Who are the teenagers who need foster care?

  • Healthy, average teenagers
  • Teenagers who have been neglected, physically abused or sexually abused
  • Teenagers with backgrounds or experiences that have placed them at risk
  • Teenagers of all ethnic groups
  • Teenagers with various degrees of mental, physical and emotional problems
  • Teenagers who have brothers and sisters that they must be placed with them

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    Foster Care for Teen Mom's & Their Children

    When a child has a child your can provide the birth of a better future.

    Being a mother is hard enough. Imagine being a mother who is still a teenager. Not add that your are a teen mom in foster care because you have been neglected or abused. Words could not describe the helplessness you might feel. There are many teenage moms in foster care throughout Alabama. The good news is that the lives of these teenage moms and their children can be brightened forever by one person - you. By providing care for a teenage mom and her child(ren), you not only offer a better environment in which a teenage mom can begin her role as a parent, you help birth of a bright, positive future - for both mother and child.

    Who are the teenage moms that need foster care?

  • Teenage moms of all ethnic groups
  • Healthy, average teenagers with one or more children
  • Teenage mothers who have been neglected, physically abused or sexually abused
  • Teenage mothers with backgrounds or experiences that have placed them at risk

  • What Teen Mom's & Their Children Need Most

    Teen mom's in foster care need:

  • Parent Figure - Just because they have a child, a teen mother is not a "grown" up. Teenage mothers still need an instructive, nurturing role model in their lives to turn to.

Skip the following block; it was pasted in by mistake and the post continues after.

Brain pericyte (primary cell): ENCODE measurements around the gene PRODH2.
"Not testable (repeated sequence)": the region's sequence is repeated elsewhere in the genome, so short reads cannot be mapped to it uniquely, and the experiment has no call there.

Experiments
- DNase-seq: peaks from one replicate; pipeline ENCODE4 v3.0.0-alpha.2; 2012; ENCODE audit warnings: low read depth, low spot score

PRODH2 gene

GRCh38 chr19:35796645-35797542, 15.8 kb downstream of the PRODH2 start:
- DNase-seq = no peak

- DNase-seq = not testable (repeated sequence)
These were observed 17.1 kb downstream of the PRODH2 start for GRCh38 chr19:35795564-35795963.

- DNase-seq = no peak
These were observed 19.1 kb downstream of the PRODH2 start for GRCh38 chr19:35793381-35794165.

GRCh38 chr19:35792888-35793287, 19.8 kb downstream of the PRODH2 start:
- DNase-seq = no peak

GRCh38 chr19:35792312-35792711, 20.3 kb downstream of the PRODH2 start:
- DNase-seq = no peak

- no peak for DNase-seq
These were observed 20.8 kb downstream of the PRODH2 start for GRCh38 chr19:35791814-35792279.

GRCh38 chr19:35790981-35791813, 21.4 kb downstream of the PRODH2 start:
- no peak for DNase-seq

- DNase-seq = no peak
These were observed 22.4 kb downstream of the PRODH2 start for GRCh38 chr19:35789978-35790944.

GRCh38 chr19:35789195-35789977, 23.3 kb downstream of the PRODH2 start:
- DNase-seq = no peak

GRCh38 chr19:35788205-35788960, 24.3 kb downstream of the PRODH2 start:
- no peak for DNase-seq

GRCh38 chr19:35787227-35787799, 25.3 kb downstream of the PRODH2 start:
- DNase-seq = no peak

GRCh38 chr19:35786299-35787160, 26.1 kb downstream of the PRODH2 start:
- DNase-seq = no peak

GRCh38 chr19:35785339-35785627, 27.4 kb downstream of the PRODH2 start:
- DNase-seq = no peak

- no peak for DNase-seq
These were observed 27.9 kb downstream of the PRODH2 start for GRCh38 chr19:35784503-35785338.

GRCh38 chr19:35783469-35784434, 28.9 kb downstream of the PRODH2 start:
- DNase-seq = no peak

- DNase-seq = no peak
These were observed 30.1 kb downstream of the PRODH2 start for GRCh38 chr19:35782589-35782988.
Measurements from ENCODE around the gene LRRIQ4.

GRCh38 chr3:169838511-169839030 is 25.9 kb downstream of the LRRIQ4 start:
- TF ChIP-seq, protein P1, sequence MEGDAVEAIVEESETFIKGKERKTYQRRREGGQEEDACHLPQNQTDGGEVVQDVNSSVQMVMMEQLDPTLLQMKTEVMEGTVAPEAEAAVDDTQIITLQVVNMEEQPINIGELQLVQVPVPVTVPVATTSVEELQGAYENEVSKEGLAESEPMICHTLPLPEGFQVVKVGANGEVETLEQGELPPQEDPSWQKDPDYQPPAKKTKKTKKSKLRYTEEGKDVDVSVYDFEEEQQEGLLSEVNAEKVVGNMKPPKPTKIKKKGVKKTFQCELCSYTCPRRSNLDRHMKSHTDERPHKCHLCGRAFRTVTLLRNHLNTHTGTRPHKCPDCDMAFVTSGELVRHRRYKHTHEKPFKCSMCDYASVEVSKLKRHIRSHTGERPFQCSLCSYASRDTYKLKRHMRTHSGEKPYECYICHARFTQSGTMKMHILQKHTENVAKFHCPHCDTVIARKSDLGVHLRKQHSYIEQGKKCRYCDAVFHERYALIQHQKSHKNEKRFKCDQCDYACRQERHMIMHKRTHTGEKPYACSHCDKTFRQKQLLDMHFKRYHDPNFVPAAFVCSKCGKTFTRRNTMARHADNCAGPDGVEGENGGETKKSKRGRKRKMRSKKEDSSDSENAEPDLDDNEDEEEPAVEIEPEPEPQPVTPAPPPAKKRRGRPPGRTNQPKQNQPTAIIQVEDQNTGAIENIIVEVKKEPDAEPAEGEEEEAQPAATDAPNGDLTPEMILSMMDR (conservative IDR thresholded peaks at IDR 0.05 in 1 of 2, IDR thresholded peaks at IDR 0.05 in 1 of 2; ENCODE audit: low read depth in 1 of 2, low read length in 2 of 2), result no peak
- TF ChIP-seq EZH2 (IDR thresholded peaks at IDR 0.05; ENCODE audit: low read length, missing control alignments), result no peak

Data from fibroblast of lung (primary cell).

• Parenting Role Model/Mentor - This person coaches the teen mom through the challenges of being a parent by sharing what they have learned themselves.
  • Support System - With positive and supportive role models, the teen mom is far more likely to succeed in school, as well more likely to gain the skills needed to care for herself and her child.
  • Role Balance - Being a "teen" and a "mom" at the same time can produce conflict. "Teens" go to school, have friends and go out on dates. "Moms" are committed to focusing on their child's needs. Teen moms need patience and understanding of this conflict while they learn to balance these two roles.

  • Their children need:

  • Safety & Security - More than anything, a teen mother's child needs a home and surrounding that is safe, secure and consistent. They need an atmosphere where they can grow and develop.
  • A Permanent Plan - A child should always know who their parent figure is going to be. This can be established through work with the teen mom, as well as work with others involved in the case (social workers, therapists, teachers, etc.). Assessments are made regarding the teen mom's ability to provide for the needs of the child, or make plans if an alternative permanent plan is needed.

  • Families or individuals interested in providing foster care for children are subject to an approval process. The main requirement is to have the ability and desire to provide the type care needed by the child or children served.